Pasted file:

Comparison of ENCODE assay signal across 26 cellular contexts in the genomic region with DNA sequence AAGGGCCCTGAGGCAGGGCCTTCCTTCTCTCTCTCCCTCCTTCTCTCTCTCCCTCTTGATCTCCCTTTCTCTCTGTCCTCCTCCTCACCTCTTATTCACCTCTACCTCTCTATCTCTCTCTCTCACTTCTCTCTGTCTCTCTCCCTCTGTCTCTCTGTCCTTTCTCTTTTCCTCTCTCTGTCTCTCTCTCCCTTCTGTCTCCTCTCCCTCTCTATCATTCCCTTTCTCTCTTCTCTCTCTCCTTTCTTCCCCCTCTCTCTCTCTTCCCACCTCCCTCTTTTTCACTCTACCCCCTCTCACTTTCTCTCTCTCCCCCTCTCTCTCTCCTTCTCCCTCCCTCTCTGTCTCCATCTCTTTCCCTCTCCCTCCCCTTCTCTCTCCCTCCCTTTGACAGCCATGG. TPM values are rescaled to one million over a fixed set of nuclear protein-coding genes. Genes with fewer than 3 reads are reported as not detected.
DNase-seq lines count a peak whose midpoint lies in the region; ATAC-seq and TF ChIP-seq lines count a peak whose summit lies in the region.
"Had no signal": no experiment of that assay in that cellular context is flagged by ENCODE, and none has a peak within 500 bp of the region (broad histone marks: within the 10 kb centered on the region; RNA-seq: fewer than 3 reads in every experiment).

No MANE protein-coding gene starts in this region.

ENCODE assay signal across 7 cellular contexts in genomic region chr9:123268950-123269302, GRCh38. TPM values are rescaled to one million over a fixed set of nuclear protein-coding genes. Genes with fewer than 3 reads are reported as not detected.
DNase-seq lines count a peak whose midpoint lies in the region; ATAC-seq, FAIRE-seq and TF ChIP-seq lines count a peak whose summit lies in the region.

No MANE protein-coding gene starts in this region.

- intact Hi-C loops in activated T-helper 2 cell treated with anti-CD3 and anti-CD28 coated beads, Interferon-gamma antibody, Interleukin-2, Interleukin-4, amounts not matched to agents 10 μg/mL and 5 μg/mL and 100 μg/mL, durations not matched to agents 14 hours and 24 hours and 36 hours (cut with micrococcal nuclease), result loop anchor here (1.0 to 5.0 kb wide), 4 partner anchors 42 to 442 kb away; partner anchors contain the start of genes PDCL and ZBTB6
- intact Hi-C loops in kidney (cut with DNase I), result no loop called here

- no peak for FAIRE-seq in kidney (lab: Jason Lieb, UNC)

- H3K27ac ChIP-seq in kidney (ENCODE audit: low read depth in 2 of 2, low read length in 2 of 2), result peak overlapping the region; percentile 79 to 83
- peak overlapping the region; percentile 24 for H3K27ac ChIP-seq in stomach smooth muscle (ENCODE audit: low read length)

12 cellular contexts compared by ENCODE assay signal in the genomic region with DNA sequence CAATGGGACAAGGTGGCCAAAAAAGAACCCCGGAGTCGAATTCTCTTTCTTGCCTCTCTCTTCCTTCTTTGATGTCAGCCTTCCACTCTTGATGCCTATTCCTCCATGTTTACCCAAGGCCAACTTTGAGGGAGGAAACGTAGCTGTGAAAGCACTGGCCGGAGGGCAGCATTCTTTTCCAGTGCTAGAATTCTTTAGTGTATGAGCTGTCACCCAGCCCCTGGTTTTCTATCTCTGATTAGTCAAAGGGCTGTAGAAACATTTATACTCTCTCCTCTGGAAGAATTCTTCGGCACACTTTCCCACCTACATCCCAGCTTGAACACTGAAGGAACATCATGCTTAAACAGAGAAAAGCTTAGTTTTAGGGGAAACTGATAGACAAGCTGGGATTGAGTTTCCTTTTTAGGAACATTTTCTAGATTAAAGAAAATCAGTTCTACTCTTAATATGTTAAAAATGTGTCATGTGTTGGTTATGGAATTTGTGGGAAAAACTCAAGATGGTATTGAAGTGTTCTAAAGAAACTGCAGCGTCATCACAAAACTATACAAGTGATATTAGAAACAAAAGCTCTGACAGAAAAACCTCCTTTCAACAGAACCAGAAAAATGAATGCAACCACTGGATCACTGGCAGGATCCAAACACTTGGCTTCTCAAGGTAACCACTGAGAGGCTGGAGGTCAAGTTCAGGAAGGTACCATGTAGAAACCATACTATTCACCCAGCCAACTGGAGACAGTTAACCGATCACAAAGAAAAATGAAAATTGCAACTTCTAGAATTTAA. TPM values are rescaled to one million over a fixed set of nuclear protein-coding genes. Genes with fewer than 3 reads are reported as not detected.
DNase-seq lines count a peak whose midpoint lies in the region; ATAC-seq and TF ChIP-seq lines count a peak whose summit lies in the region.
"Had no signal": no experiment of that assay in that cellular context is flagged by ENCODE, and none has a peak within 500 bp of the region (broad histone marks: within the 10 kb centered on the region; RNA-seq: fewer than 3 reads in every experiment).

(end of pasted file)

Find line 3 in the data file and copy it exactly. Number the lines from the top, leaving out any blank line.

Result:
"Had no signal": no experiment of that assay in that cellular context is flagged by ENCODE, and none has a peak within 500 bp of the region (broad histone marks: within the 10 kb centered on the region; RNA-seq: fewer than 3 reads in every experiment).